|Your new browser looking out for your best interests.|
Google has decided to be rather unforgiving (maybe call it condescending?) and not even provide an interactive way for a Chrome user to opt out of their security measures.
The real fix is to upgrade / patch your systems to versions that rectify the vulnerabilities.
In the interim, there are workarounds for most browsers if you care to suggest your users go that route.
For Firefox (the one I use):
Navigate to about:config in the address bar.
Choose “I’ll be careful”
Search for security.ssl3.dhe_rsa_aes
Double click security.ssl3.dhe_rsa_aes_128_sha and security.ssl3.dhe_rsa_aes_256_sha to change them to false.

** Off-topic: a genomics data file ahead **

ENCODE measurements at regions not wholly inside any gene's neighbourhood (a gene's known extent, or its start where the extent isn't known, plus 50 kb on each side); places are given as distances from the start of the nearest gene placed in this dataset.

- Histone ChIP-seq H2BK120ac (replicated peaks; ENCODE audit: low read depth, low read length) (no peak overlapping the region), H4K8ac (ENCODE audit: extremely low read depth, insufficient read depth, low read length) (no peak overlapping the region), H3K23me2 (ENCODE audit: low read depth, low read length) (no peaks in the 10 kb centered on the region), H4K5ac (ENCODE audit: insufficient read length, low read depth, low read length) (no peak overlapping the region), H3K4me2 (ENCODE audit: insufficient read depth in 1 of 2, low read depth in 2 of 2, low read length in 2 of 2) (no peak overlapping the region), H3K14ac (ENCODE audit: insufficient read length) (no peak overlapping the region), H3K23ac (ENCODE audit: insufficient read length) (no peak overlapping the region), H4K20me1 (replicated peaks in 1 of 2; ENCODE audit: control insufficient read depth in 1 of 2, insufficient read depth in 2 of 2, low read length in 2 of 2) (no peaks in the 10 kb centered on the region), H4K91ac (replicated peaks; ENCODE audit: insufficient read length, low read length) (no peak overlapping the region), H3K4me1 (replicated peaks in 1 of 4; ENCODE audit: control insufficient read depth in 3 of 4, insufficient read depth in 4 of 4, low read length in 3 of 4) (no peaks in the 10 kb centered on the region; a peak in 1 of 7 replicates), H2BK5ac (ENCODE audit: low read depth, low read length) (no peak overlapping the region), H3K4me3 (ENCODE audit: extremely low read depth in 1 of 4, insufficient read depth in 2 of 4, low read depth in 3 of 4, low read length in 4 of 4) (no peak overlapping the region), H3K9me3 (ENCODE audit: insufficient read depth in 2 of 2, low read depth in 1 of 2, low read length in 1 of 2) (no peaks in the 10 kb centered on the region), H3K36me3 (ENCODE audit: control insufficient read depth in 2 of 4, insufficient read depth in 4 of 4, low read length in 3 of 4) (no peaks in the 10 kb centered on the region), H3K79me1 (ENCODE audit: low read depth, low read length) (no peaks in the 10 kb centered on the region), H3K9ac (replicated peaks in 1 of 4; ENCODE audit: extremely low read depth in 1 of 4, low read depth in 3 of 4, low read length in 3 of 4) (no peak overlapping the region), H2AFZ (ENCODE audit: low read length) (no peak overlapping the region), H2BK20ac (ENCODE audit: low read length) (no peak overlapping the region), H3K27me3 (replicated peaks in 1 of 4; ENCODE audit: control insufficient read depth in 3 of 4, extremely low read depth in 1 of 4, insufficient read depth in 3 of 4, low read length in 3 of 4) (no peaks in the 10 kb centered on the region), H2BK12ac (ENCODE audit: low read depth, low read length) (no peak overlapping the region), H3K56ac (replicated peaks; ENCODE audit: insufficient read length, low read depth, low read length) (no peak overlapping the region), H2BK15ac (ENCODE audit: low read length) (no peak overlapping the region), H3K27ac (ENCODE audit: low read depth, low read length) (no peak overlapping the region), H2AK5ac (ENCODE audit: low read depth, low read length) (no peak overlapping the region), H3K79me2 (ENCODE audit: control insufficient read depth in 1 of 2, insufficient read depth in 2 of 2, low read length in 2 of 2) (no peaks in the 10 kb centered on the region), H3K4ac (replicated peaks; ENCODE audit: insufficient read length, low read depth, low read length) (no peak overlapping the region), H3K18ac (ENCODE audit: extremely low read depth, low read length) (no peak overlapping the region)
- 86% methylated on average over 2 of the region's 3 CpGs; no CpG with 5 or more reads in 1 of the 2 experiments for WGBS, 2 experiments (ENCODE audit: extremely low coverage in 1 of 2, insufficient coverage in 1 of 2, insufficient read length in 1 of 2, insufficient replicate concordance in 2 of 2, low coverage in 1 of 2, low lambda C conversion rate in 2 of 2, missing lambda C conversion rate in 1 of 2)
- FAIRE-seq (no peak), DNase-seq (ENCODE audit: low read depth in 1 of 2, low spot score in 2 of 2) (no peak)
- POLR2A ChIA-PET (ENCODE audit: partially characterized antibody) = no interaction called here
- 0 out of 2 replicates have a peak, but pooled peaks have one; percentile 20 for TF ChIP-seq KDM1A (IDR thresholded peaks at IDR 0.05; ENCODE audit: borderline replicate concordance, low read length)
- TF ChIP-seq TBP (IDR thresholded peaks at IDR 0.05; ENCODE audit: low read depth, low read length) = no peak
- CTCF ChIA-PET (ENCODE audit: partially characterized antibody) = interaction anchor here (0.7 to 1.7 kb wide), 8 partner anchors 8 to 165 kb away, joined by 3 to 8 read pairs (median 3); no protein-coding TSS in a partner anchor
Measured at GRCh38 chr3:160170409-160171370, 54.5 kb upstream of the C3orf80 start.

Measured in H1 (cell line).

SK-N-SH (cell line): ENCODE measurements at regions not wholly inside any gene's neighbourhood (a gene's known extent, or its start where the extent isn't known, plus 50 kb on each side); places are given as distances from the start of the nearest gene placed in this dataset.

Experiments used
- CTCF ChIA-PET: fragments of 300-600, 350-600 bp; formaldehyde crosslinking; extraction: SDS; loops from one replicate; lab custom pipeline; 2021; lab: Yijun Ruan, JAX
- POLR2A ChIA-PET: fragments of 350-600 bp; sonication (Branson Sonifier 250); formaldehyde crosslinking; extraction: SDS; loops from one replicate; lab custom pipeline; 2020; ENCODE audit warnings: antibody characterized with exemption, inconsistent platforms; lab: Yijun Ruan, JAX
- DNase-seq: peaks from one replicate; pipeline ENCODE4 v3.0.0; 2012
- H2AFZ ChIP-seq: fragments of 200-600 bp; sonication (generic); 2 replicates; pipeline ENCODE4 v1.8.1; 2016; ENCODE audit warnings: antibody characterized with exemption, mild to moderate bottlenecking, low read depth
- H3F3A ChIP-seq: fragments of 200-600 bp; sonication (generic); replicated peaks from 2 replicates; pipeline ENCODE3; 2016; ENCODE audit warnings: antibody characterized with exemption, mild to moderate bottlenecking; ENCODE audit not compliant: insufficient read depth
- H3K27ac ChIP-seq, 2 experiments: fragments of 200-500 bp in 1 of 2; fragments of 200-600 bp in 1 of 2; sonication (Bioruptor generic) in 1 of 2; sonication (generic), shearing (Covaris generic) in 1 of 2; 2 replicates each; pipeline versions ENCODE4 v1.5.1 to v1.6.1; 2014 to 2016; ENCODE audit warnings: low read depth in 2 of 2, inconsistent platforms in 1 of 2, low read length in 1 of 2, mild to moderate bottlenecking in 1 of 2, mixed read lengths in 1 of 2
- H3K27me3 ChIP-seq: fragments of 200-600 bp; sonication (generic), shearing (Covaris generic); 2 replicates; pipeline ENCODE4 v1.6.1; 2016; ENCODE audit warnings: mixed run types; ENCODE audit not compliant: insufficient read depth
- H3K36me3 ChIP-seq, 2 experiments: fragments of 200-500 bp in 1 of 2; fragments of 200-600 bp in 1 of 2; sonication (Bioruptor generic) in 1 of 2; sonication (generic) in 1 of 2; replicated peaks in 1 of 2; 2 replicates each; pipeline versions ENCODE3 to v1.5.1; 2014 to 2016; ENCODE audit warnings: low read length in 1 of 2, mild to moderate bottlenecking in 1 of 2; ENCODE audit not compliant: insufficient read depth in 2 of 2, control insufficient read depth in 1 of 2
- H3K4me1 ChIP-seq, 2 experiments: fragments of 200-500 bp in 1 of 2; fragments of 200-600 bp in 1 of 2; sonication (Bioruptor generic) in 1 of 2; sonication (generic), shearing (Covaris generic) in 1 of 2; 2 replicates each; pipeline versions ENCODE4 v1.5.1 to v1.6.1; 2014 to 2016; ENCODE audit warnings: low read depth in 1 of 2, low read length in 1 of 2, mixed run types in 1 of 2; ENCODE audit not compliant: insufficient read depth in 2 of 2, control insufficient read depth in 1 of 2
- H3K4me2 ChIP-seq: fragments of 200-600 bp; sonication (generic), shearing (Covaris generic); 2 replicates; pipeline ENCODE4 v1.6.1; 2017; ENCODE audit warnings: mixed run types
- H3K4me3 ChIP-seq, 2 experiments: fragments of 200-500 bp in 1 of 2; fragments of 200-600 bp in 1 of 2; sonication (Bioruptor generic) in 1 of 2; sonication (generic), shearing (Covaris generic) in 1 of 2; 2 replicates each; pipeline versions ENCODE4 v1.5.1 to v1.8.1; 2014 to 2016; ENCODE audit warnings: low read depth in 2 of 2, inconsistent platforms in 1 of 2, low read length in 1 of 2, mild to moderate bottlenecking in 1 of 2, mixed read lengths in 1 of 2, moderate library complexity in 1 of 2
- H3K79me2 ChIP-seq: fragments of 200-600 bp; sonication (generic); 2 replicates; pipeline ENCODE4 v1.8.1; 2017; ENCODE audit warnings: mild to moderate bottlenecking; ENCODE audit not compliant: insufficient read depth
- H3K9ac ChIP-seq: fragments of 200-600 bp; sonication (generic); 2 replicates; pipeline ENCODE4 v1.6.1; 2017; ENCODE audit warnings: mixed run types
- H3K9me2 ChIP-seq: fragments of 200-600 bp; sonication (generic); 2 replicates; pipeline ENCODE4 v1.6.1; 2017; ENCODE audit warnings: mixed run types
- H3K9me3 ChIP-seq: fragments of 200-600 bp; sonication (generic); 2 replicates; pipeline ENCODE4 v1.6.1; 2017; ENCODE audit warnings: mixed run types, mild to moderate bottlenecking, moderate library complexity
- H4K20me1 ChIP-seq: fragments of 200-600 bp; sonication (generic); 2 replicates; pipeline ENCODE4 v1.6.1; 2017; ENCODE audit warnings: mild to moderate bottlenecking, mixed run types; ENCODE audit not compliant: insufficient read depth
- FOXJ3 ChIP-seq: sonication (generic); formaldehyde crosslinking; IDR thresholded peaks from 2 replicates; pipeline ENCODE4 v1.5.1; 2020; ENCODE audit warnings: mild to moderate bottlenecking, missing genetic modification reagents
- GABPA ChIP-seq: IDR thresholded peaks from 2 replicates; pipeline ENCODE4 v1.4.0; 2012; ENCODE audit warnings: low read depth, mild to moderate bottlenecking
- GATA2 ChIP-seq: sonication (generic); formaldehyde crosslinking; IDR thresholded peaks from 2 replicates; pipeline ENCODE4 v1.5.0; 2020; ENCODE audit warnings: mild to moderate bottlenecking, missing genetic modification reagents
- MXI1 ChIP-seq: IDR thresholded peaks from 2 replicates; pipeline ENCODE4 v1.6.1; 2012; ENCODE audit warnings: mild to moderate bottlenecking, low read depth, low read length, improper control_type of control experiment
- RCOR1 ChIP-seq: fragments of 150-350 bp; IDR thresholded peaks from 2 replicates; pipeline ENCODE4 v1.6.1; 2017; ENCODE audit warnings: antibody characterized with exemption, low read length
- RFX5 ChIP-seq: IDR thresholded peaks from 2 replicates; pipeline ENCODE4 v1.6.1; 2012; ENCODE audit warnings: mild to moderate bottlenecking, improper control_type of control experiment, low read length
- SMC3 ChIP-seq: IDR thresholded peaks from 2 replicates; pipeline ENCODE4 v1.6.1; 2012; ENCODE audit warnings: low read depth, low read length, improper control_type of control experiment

For Chrome (I haven’t tried this personally but is the commonly referenced workaround):
In MS Windows, right click on desktop and choose New | Shortcut
In the location field, including the double quotation marks enter "C:\Program Files (x86)\Google\Chrome\Application\chrome.exe" --cipher-suite-blacklist=0x0039,0x0033
Choose Next and enter a name like “CUCM Chrome” and Finish.
You should be able to use that shortcut to start a version of Chrome access the CUCM interface.